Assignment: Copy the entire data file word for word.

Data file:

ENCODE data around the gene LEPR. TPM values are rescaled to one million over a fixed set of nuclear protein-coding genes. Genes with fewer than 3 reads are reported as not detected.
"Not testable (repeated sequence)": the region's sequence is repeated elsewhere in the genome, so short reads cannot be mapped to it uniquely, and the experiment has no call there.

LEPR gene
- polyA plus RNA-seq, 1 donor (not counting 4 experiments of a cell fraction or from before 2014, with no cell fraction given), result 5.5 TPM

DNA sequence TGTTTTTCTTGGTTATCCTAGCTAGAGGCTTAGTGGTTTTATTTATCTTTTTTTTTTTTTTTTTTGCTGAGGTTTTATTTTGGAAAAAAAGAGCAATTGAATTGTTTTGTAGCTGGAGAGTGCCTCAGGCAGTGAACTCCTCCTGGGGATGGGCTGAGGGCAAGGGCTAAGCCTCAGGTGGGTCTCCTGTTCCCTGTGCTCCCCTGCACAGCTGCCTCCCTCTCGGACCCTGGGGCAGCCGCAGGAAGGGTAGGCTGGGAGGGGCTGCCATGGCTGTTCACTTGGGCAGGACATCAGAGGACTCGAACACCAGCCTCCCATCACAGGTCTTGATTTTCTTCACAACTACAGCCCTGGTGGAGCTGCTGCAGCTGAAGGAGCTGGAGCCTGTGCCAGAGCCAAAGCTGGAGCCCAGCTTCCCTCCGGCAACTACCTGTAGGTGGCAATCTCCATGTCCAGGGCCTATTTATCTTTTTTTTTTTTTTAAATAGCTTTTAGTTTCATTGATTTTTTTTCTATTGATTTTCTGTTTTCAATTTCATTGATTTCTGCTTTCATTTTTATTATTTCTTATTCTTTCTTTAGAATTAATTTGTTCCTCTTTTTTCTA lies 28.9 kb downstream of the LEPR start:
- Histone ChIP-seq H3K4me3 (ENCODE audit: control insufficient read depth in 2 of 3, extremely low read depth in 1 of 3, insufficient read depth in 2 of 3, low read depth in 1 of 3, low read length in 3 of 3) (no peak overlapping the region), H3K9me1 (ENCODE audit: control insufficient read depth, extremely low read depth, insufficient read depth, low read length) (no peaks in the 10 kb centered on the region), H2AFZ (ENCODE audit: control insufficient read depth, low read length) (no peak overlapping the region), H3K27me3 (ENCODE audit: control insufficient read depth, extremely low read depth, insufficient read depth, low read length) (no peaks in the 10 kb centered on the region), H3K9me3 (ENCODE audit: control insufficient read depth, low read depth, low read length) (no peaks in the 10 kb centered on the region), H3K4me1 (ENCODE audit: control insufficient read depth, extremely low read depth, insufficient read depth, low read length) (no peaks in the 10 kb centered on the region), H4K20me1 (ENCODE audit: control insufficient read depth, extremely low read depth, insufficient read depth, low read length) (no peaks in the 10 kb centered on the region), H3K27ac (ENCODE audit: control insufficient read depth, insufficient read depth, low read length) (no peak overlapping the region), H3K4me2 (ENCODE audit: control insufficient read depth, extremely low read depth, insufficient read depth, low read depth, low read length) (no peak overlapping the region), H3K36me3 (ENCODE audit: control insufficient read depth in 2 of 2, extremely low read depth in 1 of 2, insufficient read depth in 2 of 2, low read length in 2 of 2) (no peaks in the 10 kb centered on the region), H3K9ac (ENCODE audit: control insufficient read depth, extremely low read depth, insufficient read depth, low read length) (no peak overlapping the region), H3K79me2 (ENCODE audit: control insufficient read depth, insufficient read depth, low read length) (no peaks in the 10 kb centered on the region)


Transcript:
ENCODE data around the gene LEPR. TPM values are rescaled to one million over a fixed set of nuclear protein-coding genes. Genes with fewer than 3 reads are reported as not detected.
"Not testable (repeated sequence)": the region's sequence is repeated elsewhere in the genome, so short reads cannot be mapped to it uniquely, and the experiment has no call there.

LEPR gene
- polyA plus RNA-seq, 1 donor (not counting 4 experiments of a cell fraction or from before 2014, with no cell fraction given), result 5.5 TPM

DNA sequence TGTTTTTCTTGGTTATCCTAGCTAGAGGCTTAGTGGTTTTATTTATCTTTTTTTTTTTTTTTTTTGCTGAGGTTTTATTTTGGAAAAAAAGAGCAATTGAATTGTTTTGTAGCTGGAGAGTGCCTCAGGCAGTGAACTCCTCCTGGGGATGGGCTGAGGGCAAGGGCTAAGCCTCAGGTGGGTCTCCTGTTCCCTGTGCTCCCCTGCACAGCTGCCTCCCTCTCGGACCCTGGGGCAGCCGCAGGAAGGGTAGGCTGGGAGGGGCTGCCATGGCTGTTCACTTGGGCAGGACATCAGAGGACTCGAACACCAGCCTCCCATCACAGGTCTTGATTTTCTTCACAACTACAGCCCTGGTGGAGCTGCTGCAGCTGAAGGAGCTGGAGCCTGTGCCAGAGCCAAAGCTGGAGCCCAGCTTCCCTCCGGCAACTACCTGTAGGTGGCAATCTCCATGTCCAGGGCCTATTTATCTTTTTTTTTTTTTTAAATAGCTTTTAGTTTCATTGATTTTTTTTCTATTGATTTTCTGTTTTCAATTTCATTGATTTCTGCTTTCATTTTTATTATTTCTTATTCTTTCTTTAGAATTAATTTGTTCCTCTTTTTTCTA lies 28.9 kb downstream of the LEPR start:
- Histone ChIP-seq H3K4me3 (ENCODE audit: control insufficient read depth in 2 of 3, extremely low read depth in 1 of 3, insufficient read depth in 2 of 3, low read depth in 1 of 3, low read length in 3 of 3) (no peak overlapping the region), H3K9me1 (ENCODE audit: control insufficient read depth, extremely low read depth, insufficient read depth, low read length) (no peaks in the 10 kb centered on the region), H2AFZ (ENCODE audit: control insufficient read depth, low read length) (no peak overlapping the region), H3K27me3 (ENCODE audit: control insufficient read depth, extremely low read depth, insufficient read depth, low read length) (no peaks in the 10 kb centered on the region), H3K9me3 (ENCODE audit: control insufficient read depth, low read depth, low read length) (no peaks in the 10 kb centered on the region), H3K4me1 (ENCODE audit: control insufficient read depth, extremely low read depth, insufficient read depth, low read length) (no peaks in the 10 kb centered on the region), H4K20me1 (ENCODE audit: control insufficient read depth, extremely low read depth, insufficient read depth, low read length) (no peaks in the 10 kb centered on the region), H3K27ac (ENCODE audit: control insufficient read depth, insufficient read depth, low read length) (no peak overlapping the region), H3K4me2 (ENCODE audit: control insufficient read depth, extremely low read depth, insufficient read depth, low read depth, low read length) (no peak overlapping the region), H3K36me3 (ENCODE audit: control insufficient read depth in 2 of 2, extremely low read depth in 1 of 2, insufficient read depth in 2 of 2, low read length in 2 of 2) (no peaks in the 10 kb centered on the region), H3K9ac (ENCODE audit: control insufficient read depth, extremely low read depth, insufficient read depth, low read length) (no peak overlapping the region), H3K79me2 (ENCODE audit: control insufficient read depth, insufficient read depth, low read length) (no peaks in the 10 kb centered on the region)